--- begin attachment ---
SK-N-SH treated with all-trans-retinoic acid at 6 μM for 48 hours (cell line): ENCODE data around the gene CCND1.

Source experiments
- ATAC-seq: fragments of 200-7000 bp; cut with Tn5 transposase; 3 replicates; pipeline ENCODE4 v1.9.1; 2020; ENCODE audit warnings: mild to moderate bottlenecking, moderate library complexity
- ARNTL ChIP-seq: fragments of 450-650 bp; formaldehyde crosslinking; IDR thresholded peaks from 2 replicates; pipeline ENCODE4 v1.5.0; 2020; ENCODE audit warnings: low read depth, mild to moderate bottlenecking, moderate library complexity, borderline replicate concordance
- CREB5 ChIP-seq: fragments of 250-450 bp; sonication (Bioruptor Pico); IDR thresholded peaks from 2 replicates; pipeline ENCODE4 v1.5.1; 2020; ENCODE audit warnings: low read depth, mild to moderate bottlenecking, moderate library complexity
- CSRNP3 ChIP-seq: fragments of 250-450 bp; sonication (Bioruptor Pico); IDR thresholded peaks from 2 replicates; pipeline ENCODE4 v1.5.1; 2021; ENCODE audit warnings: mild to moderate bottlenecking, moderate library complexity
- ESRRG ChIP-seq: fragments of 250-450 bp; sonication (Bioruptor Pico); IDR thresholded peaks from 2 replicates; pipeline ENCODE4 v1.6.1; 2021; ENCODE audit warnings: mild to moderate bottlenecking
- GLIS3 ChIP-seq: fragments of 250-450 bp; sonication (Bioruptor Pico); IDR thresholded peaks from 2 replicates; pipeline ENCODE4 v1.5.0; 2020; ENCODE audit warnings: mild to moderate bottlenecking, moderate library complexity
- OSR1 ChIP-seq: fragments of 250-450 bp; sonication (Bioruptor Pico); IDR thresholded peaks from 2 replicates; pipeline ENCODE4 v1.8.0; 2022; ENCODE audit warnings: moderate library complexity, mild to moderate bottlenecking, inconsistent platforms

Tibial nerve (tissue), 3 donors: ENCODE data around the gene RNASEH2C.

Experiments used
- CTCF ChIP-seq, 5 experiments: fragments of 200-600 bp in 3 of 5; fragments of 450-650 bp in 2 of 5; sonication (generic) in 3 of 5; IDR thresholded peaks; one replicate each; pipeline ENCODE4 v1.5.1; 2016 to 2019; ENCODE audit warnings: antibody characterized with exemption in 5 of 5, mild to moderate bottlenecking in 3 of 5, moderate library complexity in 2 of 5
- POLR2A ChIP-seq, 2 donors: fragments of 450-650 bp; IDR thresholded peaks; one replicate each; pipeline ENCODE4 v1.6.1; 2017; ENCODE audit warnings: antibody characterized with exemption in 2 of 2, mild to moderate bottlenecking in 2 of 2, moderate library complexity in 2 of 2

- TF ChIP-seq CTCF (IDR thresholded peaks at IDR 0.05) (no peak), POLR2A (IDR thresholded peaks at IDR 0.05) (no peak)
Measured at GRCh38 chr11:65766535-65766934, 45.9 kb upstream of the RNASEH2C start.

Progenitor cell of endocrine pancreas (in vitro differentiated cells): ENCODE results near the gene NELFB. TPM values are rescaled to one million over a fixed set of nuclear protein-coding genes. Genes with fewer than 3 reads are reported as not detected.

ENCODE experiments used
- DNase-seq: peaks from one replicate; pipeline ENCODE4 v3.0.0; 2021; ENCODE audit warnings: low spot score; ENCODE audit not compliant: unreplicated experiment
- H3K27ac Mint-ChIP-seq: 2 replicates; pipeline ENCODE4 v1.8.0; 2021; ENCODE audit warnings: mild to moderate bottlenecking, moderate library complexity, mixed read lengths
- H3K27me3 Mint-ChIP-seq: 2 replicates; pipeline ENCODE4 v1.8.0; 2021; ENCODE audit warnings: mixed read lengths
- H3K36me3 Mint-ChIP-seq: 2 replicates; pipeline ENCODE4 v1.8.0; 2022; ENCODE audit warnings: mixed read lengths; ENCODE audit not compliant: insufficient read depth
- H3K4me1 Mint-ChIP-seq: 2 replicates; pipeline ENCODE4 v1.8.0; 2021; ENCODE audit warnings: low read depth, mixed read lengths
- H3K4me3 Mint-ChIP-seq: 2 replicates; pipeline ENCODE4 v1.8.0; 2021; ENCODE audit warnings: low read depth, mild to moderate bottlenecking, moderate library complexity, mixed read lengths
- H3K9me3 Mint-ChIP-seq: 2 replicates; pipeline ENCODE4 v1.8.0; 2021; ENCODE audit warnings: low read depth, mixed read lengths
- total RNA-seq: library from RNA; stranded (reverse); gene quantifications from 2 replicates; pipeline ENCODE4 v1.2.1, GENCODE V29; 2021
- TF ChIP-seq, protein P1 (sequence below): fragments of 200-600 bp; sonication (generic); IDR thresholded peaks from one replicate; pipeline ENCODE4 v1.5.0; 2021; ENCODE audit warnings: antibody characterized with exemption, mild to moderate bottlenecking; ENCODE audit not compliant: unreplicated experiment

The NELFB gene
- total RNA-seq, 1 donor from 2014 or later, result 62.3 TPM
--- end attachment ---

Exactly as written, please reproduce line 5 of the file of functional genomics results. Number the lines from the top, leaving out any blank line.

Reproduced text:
- CREB5 ChIP-seq: fragments of 250-450 bp; sonication (Bioruptor Pico); IDR thresholded peaks from 2 replicates; pipeline ENCODE4 v1.5.1; 2020; ENCODE audit warnings: low read depth, mild to moderate bottlenecking, moderate library complexity